Yes, watts/channel -vs- current/stability, I've heard it all before, though I would not claim to be the world's expert on the subject. This brand of speaker requires watts per channel if you listen to music with low sound level passages (a'la Murray Perahia's/Radu Lupu's Schubert Impromptus, Kissin's Rachmaninov 3rd Concert, Emil Gilels' sampling of Grieg's Lyric Pieces).

Moreover, now that I'm trying to become a more diligent student of JA's measurements and bottom line assessments of integrated amps, I learn that ("see your dealer" exhortations aside) many models, even among the "recommended components," are probably in the "don't try this at home" category for this brand of speaker.

Perhaps, getting back to the main point, this self-powered unit puts to rest the question of how to match amplification with these speakers. If you buy some Wilsons, you know what you are signing up for in the amplification realm. With this brand--and it's sad since the products sound so good--it's a murkier proposition to knowing what you may need to buy to power this brand of speakers.

According to the manufacturer's site, newer models are more "amplifier friendly." With my hand on the knob test, the second greatest test after "trust your ears," I found little amplifier friendliness.

georgehifi's picture

They are either Linear amps or they're Class D amps inside. I think Class-D


Cheers George

Anton's picture

I have heard some lovely class D amps at recent shows.

tonykaz's picture

Audiophiles are the only ones that worry about Class D.

The Focal Actives use Class AB, I think. A few others too.

However the World's leading Actives ( Genelec ) are Class D.

We are at the point where most of the Recording Studios use Class D Amplification.

Hi-End Audiophiles are the hold out, clinging to Class A ( even I still own and use a Class A Amp ) but we're willing to spend mega bucks to get it. I'm not certain it's worth the expense, the Class D stuff is brilliant.

Still, the Focal Be6 is Class AB with heat Fins along the back, about the same price, it's rather industrial looking, by comparison.

Performance should be the issue, not Amp Class.

Tony in Michigan

Jason Victor Serinus's picture

Years ago, in my pre-Stereophile era, I had to review an early Class D amp. I hated the sound so much that I stalled on the review for months, not knowing what to do. Every time I put the thing in my system, the sound was so flat and lifeless that I couldn't wait to remove it. I certainly couldn't sit through an entire symphony.

But that was over a decade ago. The technology has improved. The analogy of baroque violin performance, which went from squeaky irritating to glorious, is appropriate here. Class D implementation may not have yet reached its Golden Age, but it need no longer serve as a warning to music lovers to stay away.

tonykaz's picture

I think we're heading into a new World and Age, Class D is part of it.
LED lighting is another part.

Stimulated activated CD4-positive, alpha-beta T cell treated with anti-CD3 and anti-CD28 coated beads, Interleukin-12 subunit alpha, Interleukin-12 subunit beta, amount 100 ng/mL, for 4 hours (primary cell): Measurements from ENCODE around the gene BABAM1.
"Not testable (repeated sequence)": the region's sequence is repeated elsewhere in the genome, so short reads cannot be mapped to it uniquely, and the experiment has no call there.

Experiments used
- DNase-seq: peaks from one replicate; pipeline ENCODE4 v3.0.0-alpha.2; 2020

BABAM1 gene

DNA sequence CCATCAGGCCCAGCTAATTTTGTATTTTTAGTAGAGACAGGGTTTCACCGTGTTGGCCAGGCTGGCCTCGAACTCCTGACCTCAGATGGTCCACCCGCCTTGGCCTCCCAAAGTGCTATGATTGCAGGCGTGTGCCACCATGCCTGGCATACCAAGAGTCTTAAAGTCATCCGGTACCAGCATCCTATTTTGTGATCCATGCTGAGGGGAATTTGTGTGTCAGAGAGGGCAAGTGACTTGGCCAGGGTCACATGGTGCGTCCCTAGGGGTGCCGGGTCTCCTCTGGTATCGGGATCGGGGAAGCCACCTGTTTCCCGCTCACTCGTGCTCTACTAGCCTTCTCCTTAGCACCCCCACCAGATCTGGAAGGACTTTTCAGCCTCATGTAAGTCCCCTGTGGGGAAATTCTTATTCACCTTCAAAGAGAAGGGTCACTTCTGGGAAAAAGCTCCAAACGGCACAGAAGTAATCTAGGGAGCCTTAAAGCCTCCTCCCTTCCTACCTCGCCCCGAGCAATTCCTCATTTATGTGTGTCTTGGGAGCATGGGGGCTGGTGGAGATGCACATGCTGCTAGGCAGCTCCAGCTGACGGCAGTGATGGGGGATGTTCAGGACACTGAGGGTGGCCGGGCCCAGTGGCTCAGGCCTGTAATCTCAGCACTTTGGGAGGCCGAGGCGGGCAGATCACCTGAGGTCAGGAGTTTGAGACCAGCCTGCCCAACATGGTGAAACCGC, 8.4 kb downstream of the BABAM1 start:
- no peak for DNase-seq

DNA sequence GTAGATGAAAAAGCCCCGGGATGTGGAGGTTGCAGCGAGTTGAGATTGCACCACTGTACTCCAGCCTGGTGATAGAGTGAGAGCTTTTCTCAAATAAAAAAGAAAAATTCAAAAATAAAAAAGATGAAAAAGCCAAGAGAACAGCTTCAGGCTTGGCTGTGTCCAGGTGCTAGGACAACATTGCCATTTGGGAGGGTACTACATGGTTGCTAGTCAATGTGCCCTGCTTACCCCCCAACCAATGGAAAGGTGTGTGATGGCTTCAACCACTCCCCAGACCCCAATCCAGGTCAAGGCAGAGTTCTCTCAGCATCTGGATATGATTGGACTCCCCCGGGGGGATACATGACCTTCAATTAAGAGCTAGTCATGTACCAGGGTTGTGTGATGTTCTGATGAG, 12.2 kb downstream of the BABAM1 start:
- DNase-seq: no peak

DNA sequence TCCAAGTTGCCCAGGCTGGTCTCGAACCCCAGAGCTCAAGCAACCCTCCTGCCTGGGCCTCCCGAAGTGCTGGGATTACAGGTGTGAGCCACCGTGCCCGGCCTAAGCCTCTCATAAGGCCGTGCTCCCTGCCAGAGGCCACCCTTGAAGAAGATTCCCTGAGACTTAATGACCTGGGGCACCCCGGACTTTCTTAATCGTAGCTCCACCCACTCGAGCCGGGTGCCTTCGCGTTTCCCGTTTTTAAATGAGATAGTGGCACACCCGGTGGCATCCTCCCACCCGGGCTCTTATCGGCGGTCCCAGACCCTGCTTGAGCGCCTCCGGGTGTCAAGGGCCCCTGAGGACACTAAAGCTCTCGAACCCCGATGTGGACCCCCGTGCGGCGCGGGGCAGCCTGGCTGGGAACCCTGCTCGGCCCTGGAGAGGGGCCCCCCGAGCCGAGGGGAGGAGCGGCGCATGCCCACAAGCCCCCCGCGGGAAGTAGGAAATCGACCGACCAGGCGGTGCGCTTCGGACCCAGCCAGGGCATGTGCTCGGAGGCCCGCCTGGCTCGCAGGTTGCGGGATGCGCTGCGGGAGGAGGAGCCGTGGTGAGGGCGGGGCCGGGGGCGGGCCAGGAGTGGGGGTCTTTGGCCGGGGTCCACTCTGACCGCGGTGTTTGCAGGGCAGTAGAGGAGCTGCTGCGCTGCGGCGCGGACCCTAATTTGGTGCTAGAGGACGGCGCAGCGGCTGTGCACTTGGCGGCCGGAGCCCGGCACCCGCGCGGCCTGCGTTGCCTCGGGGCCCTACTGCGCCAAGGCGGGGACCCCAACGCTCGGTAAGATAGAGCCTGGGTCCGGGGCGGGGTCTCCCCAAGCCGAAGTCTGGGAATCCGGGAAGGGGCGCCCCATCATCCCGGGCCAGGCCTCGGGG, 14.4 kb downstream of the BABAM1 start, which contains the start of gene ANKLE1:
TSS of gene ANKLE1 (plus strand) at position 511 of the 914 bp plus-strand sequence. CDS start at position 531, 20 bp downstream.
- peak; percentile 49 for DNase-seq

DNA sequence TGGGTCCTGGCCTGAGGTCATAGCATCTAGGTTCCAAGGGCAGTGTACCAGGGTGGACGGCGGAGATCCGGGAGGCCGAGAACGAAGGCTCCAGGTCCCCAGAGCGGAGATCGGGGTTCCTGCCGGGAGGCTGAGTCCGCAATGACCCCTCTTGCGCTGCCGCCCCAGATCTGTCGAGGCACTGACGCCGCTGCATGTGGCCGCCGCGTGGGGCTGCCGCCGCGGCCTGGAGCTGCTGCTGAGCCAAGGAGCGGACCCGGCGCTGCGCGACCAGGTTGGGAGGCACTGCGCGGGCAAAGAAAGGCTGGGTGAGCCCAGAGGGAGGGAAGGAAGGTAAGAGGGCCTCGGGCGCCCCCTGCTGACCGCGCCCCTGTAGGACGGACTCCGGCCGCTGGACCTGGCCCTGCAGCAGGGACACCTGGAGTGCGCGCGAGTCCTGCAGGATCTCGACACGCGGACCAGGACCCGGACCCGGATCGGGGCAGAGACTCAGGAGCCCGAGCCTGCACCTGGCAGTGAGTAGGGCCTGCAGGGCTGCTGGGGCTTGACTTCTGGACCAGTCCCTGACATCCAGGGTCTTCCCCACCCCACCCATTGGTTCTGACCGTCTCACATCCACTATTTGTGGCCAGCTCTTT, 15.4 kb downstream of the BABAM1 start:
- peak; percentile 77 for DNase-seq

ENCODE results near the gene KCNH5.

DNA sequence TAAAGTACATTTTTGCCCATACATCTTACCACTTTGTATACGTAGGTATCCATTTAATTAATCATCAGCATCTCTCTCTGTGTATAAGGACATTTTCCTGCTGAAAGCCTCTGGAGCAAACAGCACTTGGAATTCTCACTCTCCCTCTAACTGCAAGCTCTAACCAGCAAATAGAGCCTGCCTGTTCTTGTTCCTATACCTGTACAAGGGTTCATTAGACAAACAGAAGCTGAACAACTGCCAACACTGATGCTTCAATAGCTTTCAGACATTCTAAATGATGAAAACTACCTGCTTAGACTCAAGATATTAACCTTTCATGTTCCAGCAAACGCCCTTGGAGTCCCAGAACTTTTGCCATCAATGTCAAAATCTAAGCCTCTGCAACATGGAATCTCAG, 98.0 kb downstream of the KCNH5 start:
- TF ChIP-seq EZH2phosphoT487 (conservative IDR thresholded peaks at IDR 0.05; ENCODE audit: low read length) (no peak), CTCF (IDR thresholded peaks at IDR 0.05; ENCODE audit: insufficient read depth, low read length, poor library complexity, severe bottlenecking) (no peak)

Head-Fi has a very popular thread covering the V10 Audiophile Phone. Headphone audiophiles are describing it's musical abilities in complimentary ways, comparing it to the Chord Mojo, for god's sake. Focal introduced the Utopia headphone that needs only a few milliwatts ( on Stereophile's Front Cover ).

The Big Amps & Preamps we see (today) at Audiophile Shows reminded me of my Ham Radio days ( 1950s ), full of tubes and making plenty of heat. Those were wonderful memories from 70 years ago.

Friday ( two days ago ) waiting for a Flight, I was watching & listening to Hilary Hahn playing "Live" at the Detroit Symphony O . I was enabled by a pocketable ( and highly portable ) Music System, I could've been nearly anywhere.

Your Tyll will be at RMAF ( next weekend ) doing Seminars on the Future of headphones!, I think he'll be describing the Future of Consumer level Music reproduction gear.

Things are moving quite fast now, there's a tremendous amount of intellegent energy being released to discover new solutions to age old problems, I'll be here reading your reporting of it.

Bon Voyage,

Tony in Michigan

JRT's picture
J.V.Serinus wrote:

"But that was over a decade ago. The technology has improved. The analogy of baroque violin performance, which went from squeaky irritating to glorious, is appropriate here. Class D implementation may not have yet reached its Golden Age, but it need no longer serve as a warning to music lovers to stay away."

In this case, TI's press release announcing their then-new TAS5015 was dated March 30, 2001, which was more than 15 years ago. There was and is nothing very wrong with the TAS5015 in consumer audio applications, if used in a well engineered design that accomodates its moderately low PSRR. TI has since come out with many newer chipsets. 15 years is rather old for a mixed signal processing chipset, and TI no longer recommends using this one in new designs, though they still do continue to provide support for it.